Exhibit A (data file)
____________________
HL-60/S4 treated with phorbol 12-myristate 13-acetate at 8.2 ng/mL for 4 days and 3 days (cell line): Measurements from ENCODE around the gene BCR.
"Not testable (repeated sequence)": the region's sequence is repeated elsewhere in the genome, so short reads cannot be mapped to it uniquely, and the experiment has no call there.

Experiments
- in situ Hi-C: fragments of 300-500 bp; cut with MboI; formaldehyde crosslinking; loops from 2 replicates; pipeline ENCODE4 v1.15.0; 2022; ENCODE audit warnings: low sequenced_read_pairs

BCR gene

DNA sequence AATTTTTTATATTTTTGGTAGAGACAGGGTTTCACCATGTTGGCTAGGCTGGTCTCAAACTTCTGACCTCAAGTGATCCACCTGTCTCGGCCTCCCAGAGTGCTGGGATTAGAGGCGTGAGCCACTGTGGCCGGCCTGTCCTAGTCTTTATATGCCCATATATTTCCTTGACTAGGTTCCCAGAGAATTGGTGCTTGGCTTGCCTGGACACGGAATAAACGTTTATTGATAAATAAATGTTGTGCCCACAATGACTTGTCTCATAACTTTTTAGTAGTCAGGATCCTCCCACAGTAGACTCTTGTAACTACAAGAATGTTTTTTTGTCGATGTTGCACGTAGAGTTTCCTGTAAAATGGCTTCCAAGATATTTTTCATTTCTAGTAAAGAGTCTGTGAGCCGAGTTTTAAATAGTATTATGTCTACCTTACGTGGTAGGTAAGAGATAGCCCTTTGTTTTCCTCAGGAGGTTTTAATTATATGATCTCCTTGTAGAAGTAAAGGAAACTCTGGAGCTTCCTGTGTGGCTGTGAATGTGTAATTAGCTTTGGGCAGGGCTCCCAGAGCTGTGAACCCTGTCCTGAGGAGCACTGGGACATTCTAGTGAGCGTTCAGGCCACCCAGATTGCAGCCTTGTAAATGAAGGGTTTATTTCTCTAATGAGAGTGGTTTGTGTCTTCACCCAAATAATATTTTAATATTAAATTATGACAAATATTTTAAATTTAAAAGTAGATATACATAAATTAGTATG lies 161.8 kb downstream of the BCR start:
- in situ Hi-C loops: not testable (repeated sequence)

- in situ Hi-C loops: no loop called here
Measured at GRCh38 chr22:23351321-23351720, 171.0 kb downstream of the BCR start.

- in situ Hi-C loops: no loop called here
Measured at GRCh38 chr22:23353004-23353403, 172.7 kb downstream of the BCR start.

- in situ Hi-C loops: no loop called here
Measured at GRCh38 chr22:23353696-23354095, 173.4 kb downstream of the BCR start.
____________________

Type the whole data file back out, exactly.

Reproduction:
HL-60/S4 treated with phorbol 12-myristate 13-acetate at 8.2 ng/mL for 4 days and 3 days (cell line): Measurements from ENCODE around the gene BCR.
"Not testable (repeated sequence)": the region's sequence is repeated elsewhere in the genome, so short reads cannot be mapped to it uniquely, and the experiment has no call there.

Experiments
- in situ Hi-C: fragments of 300-500 bp; cut with MboI; formaldehyde crosslinking; loops from 2 replicates; pipeline ENCODE4 v1.15.0; 2022; ENCODE audit warnings: low sequenced_read_pairs

BCR gene

DNA sequence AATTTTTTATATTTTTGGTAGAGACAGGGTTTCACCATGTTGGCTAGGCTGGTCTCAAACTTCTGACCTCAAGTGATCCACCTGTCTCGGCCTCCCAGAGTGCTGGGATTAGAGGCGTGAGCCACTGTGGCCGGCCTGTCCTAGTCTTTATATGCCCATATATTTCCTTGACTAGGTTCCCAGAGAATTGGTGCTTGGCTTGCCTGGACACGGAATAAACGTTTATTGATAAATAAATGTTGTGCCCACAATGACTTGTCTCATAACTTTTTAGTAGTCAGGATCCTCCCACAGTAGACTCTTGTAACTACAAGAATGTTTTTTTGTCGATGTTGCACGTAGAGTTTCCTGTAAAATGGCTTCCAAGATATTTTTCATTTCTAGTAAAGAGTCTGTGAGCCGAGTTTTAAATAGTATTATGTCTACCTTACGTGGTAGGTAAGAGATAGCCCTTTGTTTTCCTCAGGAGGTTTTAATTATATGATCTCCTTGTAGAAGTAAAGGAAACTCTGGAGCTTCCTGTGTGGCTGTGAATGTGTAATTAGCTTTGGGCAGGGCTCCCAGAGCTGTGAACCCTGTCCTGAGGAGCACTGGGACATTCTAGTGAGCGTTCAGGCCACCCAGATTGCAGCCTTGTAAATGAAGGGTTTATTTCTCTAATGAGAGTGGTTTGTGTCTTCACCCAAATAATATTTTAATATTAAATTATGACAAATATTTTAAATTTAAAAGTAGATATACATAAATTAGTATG lies 161.8 kb downstream of the BCR start:
- in situ Hi-C loops: not testable (repeated sequence)

- in situ Hi-C loops: no loop called here
Measured at GRCh38 chr22:23351321-23351720, 171.0 kb downstream of the BCR start.

- in situ Hi-C loops: no loop called here
Measured at GRCh38 chr22:23353004-23353403, 172.7 kb downstream of the BCR start.

- in situ Hi-C loops: no loop called here
Measured at GRCh38 chr22:23353696-23354095, 173.4 kb downstream of the BCR start.